Growing up, Soleil Moon Frye was able to achieve stardom at a young age, as she become a child actor at just 2 years old. When she was seven, her big break came, and she was cast as Penelope "Punky" Brewster in the NBC sitcom Punky Brewster.
From there, she appeared in several films and TV shows — and at 45 years old, she is still a big name in showbiz.
As for if her four kids — Poet, 16, Jagger, 13, Lyric, 7, and Story, 5 – will follow in their mom's footsteps, it looks like it's trending in that direction.
"Jagger has wanted to be an actress since she was three, Poet is very focused on journalism, Story is documenting everything like crazy, which is really fascinating and is jumping off couches and anything he can, and Lyric is a little rapper – he loves to rap!" the Hollywood star exclusively tells Morning Honey while talking about GSK's Ask2BSure Campaign, which aims to encourage parents to start the conversation with their child’s doctor to “Ask2BSure” if they have received the meningitis B vaccination.
"It was hysterical, the other day he came home, and he said he got into an argument with someone on the playground," the brunette beauty adds of Lyric. "I mean, I couldn’t believe this, and he goes, 'I asked him to rap battle me.' He was coming up with this flow, and it’s hysterical. He is wild."
Frye knows all too well what it's like to pursue your dreams, so she hopes to encourage her kiddos to do the same.
"I really feel like the most important thing we can teach our kids is to follow our passion and to be passionate about what it is that they love and be of service to others," she shares. "I think when you take passion and also that desire to give back and do for others, that helps you fulfill your life’s purpose, and so I would never want to stop or hold them back from their passion. At the same time, education is really important to me, so I want them to continue on with their education and continue learning and drinking it all in, and I also want them to follow what their passionate about and live a life of purpose."
Even though the California native has her hands full — in addition to being a mom, she just appeared in Peacock's revival of Punky Brewster — she admits she "trying [her] best" to be present with her children.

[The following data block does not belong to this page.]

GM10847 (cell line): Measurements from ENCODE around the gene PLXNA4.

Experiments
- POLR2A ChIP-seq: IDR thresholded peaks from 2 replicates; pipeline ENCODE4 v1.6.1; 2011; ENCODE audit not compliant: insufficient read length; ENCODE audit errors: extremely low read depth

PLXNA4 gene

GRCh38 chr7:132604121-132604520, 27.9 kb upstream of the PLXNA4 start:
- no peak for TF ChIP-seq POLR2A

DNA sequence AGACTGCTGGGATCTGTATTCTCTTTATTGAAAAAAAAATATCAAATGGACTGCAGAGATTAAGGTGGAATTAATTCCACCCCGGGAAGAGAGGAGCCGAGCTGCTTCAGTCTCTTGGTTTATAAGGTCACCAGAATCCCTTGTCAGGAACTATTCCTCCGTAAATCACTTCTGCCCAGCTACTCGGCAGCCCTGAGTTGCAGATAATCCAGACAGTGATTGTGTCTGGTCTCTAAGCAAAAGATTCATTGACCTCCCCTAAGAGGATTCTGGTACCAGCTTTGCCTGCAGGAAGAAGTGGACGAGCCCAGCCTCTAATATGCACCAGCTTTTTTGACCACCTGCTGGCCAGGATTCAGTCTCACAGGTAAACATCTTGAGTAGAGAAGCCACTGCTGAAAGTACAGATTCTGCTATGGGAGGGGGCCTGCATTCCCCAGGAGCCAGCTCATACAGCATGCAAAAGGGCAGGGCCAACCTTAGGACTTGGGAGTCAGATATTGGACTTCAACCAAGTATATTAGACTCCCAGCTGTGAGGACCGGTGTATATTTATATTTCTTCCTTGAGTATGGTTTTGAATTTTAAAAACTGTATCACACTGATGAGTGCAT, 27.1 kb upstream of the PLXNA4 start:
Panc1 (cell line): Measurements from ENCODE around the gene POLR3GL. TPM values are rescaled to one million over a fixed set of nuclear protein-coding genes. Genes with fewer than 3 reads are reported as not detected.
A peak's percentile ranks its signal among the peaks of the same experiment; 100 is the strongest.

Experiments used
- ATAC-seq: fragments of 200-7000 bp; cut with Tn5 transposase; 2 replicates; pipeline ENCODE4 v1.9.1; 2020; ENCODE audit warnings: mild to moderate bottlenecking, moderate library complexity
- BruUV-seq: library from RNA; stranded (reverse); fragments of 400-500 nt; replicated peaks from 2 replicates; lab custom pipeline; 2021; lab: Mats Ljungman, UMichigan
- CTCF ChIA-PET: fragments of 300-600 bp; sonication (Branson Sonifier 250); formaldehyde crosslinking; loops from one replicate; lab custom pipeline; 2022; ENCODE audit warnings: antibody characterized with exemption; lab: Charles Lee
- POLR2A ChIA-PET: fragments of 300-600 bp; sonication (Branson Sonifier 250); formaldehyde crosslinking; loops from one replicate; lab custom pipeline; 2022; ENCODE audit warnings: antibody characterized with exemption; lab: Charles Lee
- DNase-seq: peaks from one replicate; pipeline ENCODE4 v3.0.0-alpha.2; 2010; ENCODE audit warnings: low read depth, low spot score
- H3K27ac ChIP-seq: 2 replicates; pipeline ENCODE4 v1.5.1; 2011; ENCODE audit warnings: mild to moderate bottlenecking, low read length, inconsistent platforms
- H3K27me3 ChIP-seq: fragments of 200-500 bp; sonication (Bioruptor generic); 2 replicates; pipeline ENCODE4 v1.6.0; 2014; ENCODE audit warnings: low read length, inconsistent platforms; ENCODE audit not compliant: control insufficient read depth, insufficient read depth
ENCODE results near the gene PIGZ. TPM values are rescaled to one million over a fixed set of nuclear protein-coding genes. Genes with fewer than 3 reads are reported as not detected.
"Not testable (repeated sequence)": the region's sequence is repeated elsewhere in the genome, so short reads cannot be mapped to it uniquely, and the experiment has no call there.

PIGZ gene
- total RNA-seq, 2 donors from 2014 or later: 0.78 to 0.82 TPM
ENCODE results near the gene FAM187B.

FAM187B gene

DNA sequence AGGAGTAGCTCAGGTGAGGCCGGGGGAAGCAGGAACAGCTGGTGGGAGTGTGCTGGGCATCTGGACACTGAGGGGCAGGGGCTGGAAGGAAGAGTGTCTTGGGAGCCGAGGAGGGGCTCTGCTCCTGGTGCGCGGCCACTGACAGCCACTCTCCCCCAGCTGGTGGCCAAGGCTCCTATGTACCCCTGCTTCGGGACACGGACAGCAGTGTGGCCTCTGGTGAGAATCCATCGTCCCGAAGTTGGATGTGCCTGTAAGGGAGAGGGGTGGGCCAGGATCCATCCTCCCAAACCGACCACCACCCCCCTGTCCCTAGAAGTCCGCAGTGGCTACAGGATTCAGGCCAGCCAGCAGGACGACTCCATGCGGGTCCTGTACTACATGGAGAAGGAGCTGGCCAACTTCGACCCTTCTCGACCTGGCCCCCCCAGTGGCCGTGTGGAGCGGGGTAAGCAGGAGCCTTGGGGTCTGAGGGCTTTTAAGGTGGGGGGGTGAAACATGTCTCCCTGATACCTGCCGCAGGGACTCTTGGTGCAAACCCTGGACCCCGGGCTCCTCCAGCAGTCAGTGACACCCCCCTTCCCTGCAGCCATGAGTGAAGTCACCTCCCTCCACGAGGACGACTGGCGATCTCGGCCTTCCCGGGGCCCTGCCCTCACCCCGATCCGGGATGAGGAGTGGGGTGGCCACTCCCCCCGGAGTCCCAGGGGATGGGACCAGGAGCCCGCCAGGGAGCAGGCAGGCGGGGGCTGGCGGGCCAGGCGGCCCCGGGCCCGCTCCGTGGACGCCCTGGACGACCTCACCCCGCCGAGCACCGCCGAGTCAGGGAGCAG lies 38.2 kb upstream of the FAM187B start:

"I am definitely still a work in progress, and I have my moments where I have total parenting fails and fall down and just like, 'What am I doing?' Or I say something and I am like, 'Ah, I want to take it back.' But then I have other moments like yesterday I was walking with the boys and we were picking up rocks, and it was so awesome," she gushes. "We were collecting rocks together, and it was just something special about those moments — just being together in the quiet time, away from screens, away from technology to just enjoy each other. I got home and I was like, 'That was awesome.' The simplicity of just picking up these treasures and sharing that time together was really beautiful."
Despite making it in Hollywood, Frye still has a lot left to cross off her bucket list.
"There is so much more I want to do," she confesses. "There are so many places that I want to travel to and really I want to continue to be of service to others. I am so proud of the work that we’re doing [with CORE] and continue to make incredible films and documentaries and continue to do the arts and acting. I feel so blessed to be able to do what I love and have been able to do it for so many years, and I want to continue watching my kids flourish and grow into the incredible people that they are."
Since Frye wants to help others, it's fitting that she wanted to team up with GSK for their recent campaign to get the word out about how important is it to get meningitis B vaccinations — especially for kids.
"I actually was having a conversation with one of my very dear friends, and I didn’t know much about meningitis B. I learned so much, and I think so many people think that they have had the meningitis vaccination from the time we’re kids going into school, and I only learned recently about meningitis B," she says.
"One of the main groups affected is young people between the ages of 16 and 23 years old, and so as my daughter is now 16, I did the research and now she is getting ready to get her vaccination. I just think it’s important for us as parents to educate ourselves and empower ourselves to ask our doctors questions and our care facilitators and just really be able to have these open dialogues."
As part of the campaign, GSK will donate $1 (up to $10,000) for each view of the video featured on Ask2BSure.com through November 25, 2021, to the Meningitis B Action Project — an organization that Patti Wukovits started with another woman who lost her daughter to meningitis. To watch, click here: www.ask2bsure.com.